Genesis chapter 1 tells us that God created the sun on the 4th Day of Creation week and the chronology of the Bible puts that about 6 thousand years ago.
The sun is at a distance of about 150 million km and that means light travelling at about 300,000 km/s would take about 8.3 minutes to travel from the surface–the photosphere–to Earth.
But doesn’t the very existence of the sun present a problem for biblical creation? The idea is that the sun is no more than 6 thousand years old. Then how does light reach Earth in that short period of time?
No problem you say! It only takes 8.3 minutes to get to Earth so it easily fits into the 24-hour period of the Creation Day 4. And certainly into the 6 thousand years that have passed since Creation. You say there is no problem there.
In relation to the stars and galaxies, millions and billions of light-years distant, it is admitted by biblical creationists that there is a problem–a starlight travel-time problem–which some have suggested potential solutions for.
My current view is that the ASC model is by far the simplest solution to that problem (see list below).
Here and now I want to focus on the Earth and our solar system only. Let’s not venture farther than that.
Along with all the stars, God created the sun on the Day 4 of Creation week. All biblical creationists must agree on that. It is in the scriptures (Genesis 1:14-19).
Based on the distance to the sun and the canonical speed of light, c, the light travel time from the sun to Earth is about 8.3 minutes. But, and here’s the problem, it has been suggested that light from the core of the sun takes about 170,000 years to reach the surface. This is because gamma photons, generated in the thermonuclear fusion reaction at the sun centre, undergo a random walk as they are absorbed and re-emitted by nuclei on their way to the surface. This is based on modelling the average step length near 1 mm.1 See Figure 2.
Now, plants were created on the 3rd Day
(Genesis 1: 11-13). At that time there was no sunlight, but if the sunlight came the next day there would be no problem. How did the sunlight reach the plants the next day after God created the sun?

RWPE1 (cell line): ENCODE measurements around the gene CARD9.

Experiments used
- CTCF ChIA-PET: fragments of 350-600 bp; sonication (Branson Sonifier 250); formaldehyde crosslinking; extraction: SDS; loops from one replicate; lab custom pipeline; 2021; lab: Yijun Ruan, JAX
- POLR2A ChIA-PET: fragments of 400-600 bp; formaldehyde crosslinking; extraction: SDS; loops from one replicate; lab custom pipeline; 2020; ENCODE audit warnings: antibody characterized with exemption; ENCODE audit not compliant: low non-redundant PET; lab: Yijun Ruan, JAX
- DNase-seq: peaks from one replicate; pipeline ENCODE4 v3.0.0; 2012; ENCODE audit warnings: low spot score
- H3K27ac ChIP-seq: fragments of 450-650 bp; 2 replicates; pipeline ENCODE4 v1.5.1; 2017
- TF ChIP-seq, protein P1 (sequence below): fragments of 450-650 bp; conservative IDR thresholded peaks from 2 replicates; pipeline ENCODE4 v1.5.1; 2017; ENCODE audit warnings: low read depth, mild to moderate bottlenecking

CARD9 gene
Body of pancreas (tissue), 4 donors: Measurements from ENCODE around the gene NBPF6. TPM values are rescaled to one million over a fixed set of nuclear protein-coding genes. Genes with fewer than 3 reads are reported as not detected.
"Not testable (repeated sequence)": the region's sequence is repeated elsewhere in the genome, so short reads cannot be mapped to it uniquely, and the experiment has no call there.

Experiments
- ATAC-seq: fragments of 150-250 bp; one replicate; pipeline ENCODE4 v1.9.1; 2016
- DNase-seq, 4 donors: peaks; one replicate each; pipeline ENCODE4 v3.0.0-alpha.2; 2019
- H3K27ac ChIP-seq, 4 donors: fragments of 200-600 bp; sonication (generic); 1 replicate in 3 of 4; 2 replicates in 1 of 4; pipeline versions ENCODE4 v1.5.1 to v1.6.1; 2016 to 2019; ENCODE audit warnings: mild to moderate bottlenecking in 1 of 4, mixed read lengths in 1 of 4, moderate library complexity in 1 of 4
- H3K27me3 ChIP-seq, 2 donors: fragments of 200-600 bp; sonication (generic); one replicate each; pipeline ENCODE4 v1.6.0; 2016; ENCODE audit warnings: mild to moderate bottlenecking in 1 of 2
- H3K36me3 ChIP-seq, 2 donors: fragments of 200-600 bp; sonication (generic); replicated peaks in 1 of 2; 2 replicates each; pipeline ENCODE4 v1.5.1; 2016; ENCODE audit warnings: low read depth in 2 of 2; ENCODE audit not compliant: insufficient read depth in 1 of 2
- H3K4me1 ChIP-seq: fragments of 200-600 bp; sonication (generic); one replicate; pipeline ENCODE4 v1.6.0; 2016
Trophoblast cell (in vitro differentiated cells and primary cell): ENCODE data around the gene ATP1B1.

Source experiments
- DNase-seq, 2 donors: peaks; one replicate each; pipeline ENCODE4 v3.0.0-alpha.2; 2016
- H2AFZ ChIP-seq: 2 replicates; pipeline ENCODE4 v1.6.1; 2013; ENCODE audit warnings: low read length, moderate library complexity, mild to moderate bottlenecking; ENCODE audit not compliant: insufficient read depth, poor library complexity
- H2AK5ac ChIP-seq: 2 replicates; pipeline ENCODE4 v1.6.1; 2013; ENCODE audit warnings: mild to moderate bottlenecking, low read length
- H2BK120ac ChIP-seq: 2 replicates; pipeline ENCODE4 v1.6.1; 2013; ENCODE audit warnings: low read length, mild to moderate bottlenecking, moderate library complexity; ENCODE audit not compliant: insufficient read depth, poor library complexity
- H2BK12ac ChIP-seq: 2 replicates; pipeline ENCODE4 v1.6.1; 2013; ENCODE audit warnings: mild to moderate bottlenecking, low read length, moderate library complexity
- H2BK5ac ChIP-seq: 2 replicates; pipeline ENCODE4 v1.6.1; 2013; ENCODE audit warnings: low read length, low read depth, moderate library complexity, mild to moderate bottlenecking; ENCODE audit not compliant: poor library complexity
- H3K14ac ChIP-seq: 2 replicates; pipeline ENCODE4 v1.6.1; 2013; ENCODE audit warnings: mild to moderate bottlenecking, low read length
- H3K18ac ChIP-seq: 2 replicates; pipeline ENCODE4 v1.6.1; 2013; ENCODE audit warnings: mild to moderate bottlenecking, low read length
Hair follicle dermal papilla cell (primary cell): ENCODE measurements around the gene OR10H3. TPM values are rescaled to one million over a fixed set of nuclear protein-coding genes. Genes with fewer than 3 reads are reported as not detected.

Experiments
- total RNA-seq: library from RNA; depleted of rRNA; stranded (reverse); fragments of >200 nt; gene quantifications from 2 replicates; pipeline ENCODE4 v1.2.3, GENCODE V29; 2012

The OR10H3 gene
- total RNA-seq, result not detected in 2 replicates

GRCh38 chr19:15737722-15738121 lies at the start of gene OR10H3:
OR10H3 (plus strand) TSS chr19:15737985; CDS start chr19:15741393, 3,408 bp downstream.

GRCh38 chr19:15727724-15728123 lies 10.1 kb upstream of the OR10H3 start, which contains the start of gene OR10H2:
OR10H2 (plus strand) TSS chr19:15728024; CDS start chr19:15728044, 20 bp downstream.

This question assumes the sun was created as a ball of hydrogen gas and thermonuclear reactions had to start up in the core. Only after the gamma photons from that reaction randomly walked their way to the surface, taking about 170,000 years, could light from the surface fly off to illuminate the earth.
Adam was created on the 6th Day. How did he see sunlight on the 6th Day? Should it not have taken another 170,000 years for the light from the core to reach the sun’s surface and then shine on Earth?
So if God created the sun with nuclear fusion in the core leading to generating light from its surface, for the sun to be visible on the 4th Day and after that, God would have had to have created it about 170,000 years before the 1st Day (when He created the Earth). But that seems to conflict with the order of events in Genesis chapter 1, doesn’t it?
This is then a light travel-time problem for biblical creation. If the solar system is 5 billion years old, as big bang cosmic evolution believers say, then there is no problem. How then does a biblical creationist explain this conundrum?
The first suggestion has been what we call ‘mature creation’. Mature creation in this case is the idea that God created (on Day 4) the sun fully functioning with all those zillions of gamma photons already in place at all depths in the solar interior. That is certainly a possibility but it is one that I take issue with.
We should not consider for a minute that that is the solution to the starlight travel-time problem for light from the galaxies. It would imply God created all the light beams in place, between all the stars and Earth. Each beam carries real information about its source. Then if this is the case all those light beams carry false information (because their source stars never existed prior to the day of their creation about 6000 years ago) and thus the light we see in the universe does not represent real history of the universe. That idea is called ‘created in transit’ and should be rejected.
So how do we avoid the idea of ‘created in transit’ for the gamma photons from the core of the sun?
There is only one biblical creationist cosmogony that I know which can explain it, and it does it easily. It is Jason Lisle’s ASC model. That ASC model says that the physics of Einstein allows us to time events as in the Days of Creation, 1, 2, 3, 4, 5, etc. And we time those events by when an Earth observer could see the events happening.2 Thus when the light from the sun first arrived at the Earth it was Day 4. It does not matter, it is even irrelevant, how long the light took to travel. Read Can we see into the past?
This is the language of the Bible. Events occur when they are observed. The sun was first seen by Earth observers on Day 4 and that defines when the sun was created. That event occurred 3 days after God created the Earth on Day 1 about 6 thousand years ago. See Related Reading for more information on this.
- R. Mitalas & K.R. Sills, On the photon diffusion time scale for the sun, Astrophysical Journal 401(2): 759, 760, 1992.
- Even there was no human on Earth on Day 4 the plants were perfectly good observers to receive the light from the sun. They react to sun light. The plants use solar photons for their vital life-giving process called photosynthesis.
- Einstein’s physics says there is no biblical creationist starlight travel-time problem
- Jason Lisle’s new book “The Physics of Einstein”
- New cosmologies converge on the ASC model
- Can we see into the past?
- Can we see into the past? Powerpoint presentation (6.3 Mb)
- Update on the ASC model and the one-way speed of light
- Synopsis: A biblical creationist cosmology